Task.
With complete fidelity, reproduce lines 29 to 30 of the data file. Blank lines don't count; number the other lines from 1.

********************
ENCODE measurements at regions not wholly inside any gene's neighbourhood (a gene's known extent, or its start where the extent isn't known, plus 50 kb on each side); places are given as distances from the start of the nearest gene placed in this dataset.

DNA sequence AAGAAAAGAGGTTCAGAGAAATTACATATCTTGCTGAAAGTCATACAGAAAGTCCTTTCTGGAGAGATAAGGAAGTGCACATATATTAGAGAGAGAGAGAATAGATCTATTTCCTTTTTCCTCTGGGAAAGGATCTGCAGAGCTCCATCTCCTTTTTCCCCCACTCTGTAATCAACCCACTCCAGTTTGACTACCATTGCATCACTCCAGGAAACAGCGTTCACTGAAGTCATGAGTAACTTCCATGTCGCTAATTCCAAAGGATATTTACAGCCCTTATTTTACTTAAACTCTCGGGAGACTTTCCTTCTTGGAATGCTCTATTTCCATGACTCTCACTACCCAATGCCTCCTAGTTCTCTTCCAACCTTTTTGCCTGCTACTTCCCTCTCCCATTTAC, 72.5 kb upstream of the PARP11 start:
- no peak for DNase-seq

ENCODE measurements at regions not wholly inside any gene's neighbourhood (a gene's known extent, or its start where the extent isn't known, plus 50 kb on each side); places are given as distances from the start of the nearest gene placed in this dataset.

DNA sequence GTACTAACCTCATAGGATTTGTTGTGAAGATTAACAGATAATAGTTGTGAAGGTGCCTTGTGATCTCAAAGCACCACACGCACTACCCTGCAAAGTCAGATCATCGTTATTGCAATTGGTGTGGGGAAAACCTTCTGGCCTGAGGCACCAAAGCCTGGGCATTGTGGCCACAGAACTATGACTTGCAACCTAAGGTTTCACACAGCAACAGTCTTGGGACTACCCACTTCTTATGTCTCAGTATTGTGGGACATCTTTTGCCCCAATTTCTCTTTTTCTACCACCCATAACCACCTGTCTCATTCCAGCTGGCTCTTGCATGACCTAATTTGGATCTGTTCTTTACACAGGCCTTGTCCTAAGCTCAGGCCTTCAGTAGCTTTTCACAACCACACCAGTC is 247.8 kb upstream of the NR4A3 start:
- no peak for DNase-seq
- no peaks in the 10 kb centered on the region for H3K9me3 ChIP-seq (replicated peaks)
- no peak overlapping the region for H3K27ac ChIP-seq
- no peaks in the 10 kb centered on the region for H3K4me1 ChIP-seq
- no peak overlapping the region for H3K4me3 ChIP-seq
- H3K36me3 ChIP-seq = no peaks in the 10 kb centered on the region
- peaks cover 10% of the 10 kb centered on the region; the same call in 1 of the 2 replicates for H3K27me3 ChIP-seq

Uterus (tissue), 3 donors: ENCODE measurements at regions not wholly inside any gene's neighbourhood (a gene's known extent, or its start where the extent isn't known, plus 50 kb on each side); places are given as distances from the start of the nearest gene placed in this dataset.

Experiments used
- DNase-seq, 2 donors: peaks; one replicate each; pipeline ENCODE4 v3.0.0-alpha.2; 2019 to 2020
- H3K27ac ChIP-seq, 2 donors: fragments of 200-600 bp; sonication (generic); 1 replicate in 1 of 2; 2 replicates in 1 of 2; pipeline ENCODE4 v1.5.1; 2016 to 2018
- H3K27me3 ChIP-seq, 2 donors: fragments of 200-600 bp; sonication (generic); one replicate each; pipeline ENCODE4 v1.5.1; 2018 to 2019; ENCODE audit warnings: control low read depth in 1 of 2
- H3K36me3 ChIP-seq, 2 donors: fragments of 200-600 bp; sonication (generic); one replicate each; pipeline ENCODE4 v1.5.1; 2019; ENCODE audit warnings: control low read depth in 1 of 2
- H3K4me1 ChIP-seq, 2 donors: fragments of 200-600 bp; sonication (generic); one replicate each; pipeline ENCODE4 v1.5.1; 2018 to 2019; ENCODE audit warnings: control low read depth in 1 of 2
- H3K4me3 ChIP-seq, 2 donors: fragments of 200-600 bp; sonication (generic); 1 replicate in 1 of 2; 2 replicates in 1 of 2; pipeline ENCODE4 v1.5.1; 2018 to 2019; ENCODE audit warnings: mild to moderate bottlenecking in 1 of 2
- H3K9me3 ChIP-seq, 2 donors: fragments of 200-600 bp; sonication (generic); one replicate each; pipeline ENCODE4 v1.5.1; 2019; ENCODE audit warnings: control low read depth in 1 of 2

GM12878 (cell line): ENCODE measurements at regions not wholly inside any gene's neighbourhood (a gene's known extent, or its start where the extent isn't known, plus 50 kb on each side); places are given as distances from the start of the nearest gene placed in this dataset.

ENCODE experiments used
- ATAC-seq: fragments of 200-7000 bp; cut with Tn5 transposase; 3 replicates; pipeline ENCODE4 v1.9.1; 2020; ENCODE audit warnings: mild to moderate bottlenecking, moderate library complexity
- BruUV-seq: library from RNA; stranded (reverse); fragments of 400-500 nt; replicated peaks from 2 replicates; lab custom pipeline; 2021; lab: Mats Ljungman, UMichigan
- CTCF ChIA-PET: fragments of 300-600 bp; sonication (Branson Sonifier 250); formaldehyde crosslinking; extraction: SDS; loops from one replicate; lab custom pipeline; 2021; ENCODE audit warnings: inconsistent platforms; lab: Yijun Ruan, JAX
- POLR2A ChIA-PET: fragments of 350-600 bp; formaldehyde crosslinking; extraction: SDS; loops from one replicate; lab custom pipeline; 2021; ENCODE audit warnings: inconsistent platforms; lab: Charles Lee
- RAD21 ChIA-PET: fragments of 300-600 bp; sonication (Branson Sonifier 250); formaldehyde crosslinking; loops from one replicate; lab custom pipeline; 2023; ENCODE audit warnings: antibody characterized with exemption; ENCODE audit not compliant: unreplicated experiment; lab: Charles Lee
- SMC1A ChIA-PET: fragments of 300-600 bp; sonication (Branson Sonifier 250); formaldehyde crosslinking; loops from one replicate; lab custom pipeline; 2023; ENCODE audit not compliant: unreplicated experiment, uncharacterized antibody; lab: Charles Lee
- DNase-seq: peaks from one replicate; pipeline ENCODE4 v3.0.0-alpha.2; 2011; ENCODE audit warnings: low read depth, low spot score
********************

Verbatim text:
- SMC1A ChIA-PET: fragments of 300-600 bp; sonication (Branson Sonifier 250); formaldehyde crosslinking; loops from one replicate; lab custom pipeline; 2023; ENCODE audit not compliant: unreplicated experiment, uncharacterized antibody; lab: Charles Lee
- DNase-seq: peaks from one replicate; pipeline ENCODE4 v3.0.0-alpha.2; 2011; ENCODE audit warnings: low read depth, low spot score